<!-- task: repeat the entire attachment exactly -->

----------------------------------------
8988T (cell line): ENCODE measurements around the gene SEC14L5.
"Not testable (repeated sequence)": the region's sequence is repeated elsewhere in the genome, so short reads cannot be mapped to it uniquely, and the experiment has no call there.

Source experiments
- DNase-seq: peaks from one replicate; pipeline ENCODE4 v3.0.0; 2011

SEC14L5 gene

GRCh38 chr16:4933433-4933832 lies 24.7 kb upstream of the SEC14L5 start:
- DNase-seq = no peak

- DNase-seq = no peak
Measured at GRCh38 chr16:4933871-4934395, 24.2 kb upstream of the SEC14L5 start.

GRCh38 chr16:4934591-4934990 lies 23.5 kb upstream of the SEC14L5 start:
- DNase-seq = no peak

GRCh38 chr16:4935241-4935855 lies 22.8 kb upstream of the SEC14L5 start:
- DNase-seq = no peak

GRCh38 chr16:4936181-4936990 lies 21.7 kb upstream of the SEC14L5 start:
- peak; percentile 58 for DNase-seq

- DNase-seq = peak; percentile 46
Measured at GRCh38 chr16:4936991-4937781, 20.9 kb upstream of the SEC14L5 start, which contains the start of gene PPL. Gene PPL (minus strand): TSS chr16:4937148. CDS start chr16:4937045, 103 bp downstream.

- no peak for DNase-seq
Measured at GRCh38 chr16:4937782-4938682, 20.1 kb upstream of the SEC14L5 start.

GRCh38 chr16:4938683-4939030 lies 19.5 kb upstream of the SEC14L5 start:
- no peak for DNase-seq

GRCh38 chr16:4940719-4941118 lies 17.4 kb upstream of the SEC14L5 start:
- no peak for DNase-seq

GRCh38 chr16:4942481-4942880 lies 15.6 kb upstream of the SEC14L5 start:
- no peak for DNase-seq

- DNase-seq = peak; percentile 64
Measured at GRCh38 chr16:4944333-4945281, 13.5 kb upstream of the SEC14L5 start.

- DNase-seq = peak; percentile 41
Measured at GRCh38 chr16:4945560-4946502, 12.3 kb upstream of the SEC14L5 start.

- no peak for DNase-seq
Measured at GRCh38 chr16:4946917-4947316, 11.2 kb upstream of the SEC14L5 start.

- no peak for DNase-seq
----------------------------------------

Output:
8988T (cell line): ENCODE measurements around the gene SEC14L5.
"Not testable (repeated sequence)": the region's sequence is repeated elsewhere in the genome, so short reads cannot be mapped to it uniquely, and the experiment has no call there.

Source experiments
- DNase-seq: peaks from one replicate; pipeline ENCODE4 v3.0.0; 2011

SEC14L5 gene

GRCh38 chr16:4933433-4933832 lies 24.7 kb upstream of the SEC14L5 start:
- DNase-seq = no peak

- DNase-seq = no peak
Measured at GRCh38 chr16:4933871-4934395, 24.2 kb upstream of the SEC14L5 start.

GRCh38 chr16:4934591-4934990 lies 23.5 kb upstream of the SEC14L5 start:
- DNase-seq = no peak

GRCh38 chr16:4935241-4935855 lies 22.8 kb upstream of the SEC14L5 start:
- DNase-seq = no peak

GRCh38 chr16:4936181-4936990 lies 21.7 kb upstream of the SEC14L5 start:
- peak; percentile 58 for DNase-seq

- DNase-seq = peak; percentile 46
Measured at GRCh38 chr16:4936991-4937781, 20.9 kb upstream of the SEC14L5 start, which contains the start of gene PPL. Gene PPL (minus strand): TSS chr16:4937148. CDS start chr16:4937045, 103 bp downstream.

- no peak for DNase-seq
Measured at GRCh38 chr16:4937782-4938682, 20.1 kb upstream of the SEC14L5 start.

GRCh38 chr16:4938683-4939030 lies 19.5 kb upstream of the SEC14L5 start:
- no peak for DNase-seq

GRCh38 chr16:4940719-4941118 lies 17.4 kb upstream of the SEC14L5 start:
- no peak for DNase-seq

GRCh38 chr16:4942481-4942880 lies 15.6 kb upstream of the SEC14L5 start:
- no peak for DNase-seq

- DNase-seq = peak; percentile 64
Measured at GRCh38 chr16:4944333-4945281, 13.5 kb upstream of the SEC14L5 start.

- DNase-seq = peak; percentile 41
Measured at GRCh38 chr16:4945560-4946502, 12.3 kb upstream of the SEC14L5 start.

- no peak for DNase-seq
Measured at GRCh38 chr16:4946917-4947316, 11.2 kb upstream of the SEC14L5 start.

- no peak for DNase-seq